Melissa McCarthy, at the Los Angeles premiere of “Bridesmaids” last month. (Chris Pizzello/Associated Press)

That’s how Melissa McCarthy — one of the stars of “Bridesmaids,” the not-at-all chick-flickish, very funny movie that opens tomorrow — describes how she was able to attempt stand-up comedy for the first time.

I recently chatted with McCarthy, who also stars on CBS’s “Mike and Molly,” to write a Sunday Style profile. During our conversation, she recalled her first experience with stand-up — an experience that eventually led her to join Los Angeles improv group the Groundlings (where she worked with “Bridesmaids” co-stars Kristen Wiig, Maya Rudolph and Wendi McLendon-Covey) and kick-start a career as an actress. It all began 20 years ago at a Manhattan open mike night, to which McCarthy came, at a friend’s urging, with absolutely zero material prepared.

“I didn’t prepare anything because I didn’t know how to do it,” McCarthy recalled.

Read more, and watch a clip of McCarthy in “Bridesmaids,” after the jump.

“So I just showed up that night and did it. And I was like, this is really fun. Making a room full of people laugh is a really good deal.”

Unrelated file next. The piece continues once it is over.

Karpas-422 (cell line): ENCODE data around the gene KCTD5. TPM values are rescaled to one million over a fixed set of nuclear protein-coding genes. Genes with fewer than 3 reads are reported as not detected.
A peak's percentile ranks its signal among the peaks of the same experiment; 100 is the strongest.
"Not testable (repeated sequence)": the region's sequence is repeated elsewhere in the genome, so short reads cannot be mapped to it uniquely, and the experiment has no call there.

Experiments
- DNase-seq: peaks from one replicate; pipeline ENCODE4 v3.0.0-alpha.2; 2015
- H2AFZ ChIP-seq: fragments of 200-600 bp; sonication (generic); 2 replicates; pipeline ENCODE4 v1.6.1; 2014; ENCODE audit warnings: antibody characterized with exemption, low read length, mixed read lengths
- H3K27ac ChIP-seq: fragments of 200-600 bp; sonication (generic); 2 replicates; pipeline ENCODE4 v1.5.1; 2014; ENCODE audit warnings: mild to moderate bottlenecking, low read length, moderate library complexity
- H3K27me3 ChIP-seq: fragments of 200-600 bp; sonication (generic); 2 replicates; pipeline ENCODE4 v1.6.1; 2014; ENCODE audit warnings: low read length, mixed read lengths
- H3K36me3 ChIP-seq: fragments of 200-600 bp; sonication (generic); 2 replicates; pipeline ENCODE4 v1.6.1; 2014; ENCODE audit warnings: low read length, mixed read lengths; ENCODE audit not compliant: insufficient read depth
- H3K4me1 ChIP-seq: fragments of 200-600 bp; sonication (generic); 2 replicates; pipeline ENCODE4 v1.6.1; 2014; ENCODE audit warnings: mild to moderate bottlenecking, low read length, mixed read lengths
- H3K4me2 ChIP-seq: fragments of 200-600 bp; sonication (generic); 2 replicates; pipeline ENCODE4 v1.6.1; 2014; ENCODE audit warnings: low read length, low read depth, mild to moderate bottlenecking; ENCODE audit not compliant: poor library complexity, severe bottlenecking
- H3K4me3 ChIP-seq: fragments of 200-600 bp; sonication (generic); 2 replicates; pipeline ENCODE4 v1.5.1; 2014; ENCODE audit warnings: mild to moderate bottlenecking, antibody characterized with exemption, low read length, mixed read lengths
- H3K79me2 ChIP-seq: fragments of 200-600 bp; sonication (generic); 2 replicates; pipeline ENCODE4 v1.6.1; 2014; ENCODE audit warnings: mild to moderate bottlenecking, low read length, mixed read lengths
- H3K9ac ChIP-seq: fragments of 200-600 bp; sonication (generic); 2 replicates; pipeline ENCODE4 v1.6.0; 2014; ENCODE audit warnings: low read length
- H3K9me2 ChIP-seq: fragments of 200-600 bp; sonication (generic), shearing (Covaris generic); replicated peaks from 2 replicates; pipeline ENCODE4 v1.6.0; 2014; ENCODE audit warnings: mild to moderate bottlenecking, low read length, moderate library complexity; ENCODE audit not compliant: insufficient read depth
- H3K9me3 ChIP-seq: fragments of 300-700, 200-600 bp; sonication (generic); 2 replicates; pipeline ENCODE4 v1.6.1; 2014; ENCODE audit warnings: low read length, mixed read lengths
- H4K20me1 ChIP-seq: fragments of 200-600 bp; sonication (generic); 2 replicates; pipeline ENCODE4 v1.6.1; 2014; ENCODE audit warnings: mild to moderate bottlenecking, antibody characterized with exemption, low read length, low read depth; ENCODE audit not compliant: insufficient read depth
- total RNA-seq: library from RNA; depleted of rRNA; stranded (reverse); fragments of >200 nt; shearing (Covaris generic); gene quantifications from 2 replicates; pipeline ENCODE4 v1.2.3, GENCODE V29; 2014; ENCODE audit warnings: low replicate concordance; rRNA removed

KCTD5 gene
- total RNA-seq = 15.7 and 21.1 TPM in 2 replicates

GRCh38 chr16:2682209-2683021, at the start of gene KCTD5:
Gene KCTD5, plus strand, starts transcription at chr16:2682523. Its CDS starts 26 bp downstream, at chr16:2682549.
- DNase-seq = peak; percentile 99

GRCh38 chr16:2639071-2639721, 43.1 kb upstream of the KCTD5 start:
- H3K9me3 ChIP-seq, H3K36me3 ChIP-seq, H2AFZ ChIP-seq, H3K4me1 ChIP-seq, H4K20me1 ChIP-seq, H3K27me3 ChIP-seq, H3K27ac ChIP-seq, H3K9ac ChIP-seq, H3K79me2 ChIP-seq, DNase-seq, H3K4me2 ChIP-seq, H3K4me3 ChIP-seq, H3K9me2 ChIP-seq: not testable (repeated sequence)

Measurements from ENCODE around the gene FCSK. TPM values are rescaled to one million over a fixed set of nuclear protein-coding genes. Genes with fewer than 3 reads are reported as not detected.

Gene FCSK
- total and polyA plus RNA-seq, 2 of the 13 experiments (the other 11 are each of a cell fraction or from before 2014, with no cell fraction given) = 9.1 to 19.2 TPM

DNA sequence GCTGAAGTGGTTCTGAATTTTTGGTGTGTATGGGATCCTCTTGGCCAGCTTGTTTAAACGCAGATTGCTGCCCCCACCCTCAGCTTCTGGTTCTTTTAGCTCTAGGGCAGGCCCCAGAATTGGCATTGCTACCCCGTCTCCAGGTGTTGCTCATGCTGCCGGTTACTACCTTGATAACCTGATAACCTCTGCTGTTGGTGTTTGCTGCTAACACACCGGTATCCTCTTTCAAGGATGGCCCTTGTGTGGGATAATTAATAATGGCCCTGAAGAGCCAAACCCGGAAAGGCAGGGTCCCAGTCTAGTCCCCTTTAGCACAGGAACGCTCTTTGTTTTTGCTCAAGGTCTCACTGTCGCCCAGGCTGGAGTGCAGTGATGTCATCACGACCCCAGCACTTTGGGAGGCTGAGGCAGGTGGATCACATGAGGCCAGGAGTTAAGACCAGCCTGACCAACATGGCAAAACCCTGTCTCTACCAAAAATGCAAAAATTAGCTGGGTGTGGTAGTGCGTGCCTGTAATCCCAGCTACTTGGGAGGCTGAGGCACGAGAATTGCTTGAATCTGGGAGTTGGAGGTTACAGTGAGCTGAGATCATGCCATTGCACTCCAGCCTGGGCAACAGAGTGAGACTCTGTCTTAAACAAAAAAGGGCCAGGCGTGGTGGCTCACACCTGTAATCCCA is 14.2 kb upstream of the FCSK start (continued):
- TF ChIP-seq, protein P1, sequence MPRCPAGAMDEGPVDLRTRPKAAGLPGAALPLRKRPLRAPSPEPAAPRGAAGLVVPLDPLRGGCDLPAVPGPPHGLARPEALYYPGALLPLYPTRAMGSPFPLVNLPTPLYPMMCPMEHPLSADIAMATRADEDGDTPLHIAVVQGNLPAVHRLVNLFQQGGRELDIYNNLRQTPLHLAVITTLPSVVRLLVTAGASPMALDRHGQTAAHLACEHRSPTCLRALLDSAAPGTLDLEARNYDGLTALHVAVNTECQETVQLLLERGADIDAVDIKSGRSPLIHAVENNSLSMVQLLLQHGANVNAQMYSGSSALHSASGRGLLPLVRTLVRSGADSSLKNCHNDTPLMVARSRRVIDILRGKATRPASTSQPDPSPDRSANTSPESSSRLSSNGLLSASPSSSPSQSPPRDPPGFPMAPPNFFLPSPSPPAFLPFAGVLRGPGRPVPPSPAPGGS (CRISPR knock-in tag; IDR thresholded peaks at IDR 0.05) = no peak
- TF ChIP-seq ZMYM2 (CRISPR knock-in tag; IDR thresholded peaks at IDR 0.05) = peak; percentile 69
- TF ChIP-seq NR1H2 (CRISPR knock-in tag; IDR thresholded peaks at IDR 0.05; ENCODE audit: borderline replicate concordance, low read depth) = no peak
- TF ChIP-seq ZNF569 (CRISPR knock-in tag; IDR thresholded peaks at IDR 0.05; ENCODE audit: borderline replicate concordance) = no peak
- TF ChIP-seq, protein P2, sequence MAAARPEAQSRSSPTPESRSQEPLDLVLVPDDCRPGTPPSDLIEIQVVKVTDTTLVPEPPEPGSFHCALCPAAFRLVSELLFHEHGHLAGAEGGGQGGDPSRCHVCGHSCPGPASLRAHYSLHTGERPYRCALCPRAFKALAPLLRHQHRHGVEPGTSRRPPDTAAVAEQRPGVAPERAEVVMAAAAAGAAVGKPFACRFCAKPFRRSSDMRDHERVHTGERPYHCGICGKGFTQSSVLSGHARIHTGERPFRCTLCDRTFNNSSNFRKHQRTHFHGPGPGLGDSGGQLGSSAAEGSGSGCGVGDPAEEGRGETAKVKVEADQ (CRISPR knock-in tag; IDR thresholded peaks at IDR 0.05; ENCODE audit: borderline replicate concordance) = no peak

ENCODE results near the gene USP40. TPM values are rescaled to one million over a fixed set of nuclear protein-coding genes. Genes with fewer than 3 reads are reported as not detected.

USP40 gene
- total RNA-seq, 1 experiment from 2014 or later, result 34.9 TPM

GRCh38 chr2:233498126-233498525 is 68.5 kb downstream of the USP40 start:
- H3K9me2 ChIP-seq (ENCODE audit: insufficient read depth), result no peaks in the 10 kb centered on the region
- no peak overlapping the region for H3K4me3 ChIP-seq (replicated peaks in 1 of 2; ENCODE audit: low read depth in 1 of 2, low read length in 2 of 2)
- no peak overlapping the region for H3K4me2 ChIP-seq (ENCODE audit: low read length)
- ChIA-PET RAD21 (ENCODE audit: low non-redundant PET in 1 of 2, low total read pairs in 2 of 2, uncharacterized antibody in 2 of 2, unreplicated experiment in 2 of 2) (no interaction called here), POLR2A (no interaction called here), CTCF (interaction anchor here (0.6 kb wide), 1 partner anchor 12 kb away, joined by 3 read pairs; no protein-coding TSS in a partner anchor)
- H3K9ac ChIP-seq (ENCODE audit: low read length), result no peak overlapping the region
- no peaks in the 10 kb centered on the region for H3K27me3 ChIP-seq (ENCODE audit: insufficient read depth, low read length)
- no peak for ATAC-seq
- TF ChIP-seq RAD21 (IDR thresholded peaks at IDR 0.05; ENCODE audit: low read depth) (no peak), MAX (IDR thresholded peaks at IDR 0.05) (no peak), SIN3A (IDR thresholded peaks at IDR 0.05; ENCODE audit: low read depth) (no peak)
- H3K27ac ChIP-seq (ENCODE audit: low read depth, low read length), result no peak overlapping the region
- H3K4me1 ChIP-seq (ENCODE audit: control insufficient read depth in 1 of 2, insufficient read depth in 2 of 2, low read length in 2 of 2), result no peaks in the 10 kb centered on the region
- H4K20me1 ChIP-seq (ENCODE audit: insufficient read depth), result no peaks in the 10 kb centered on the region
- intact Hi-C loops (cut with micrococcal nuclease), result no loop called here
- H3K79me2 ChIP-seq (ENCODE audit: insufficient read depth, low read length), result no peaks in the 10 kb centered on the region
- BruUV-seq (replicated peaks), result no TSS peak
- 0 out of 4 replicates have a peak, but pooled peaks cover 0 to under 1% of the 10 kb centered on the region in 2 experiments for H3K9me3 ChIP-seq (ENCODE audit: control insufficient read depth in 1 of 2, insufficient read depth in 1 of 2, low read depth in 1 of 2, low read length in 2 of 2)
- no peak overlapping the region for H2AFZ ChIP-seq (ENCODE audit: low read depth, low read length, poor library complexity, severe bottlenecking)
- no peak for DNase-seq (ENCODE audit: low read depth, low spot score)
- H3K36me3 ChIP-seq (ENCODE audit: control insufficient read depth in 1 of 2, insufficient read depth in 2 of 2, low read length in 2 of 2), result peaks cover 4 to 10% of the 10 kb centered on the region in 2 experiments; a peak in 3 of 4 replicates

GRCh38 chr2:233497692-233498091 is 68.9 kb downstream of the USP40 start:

McCarthy continued:

“I’m from Plainfield, Illinois. We didn’t go to comedy clubs. I guess I just thought, if you’re funny, you get up there and see if you can do it. So I just got up there and talked about random stuff.

“I talked about my day. And I had this crazy wig on and I looked insane, but it went really well.

“I didn’t know what the light was for. It was the worst thing. They kept flashing the light in the back of the room. Which, every time they flashed it, I thought they were saying, ‘You’re doing great!’ So I’d launch into another story. But it was supposed to be like three minutes, and I think I did, like, 10. Now I realize, oh my God, you don’t do that! You do not do that. That’s, like, a cardinal rule.

“I got off [stage] and they actually asked me back. But [the manager] said, ‘If you don’t listen, if you don’t pay attention when I flash that damn light at you, you will never work here again.’ I was like, ‘I thought you were saying keep it up.’ ‘The light means get off the stage.’

He was so mad at me. And I was like, ‘I didn’t know. I didn’t know.’ ”

Clearly, McCarthy learned. And now she’s able to apply those important comic lessons to finding the humor in movie scenes like this: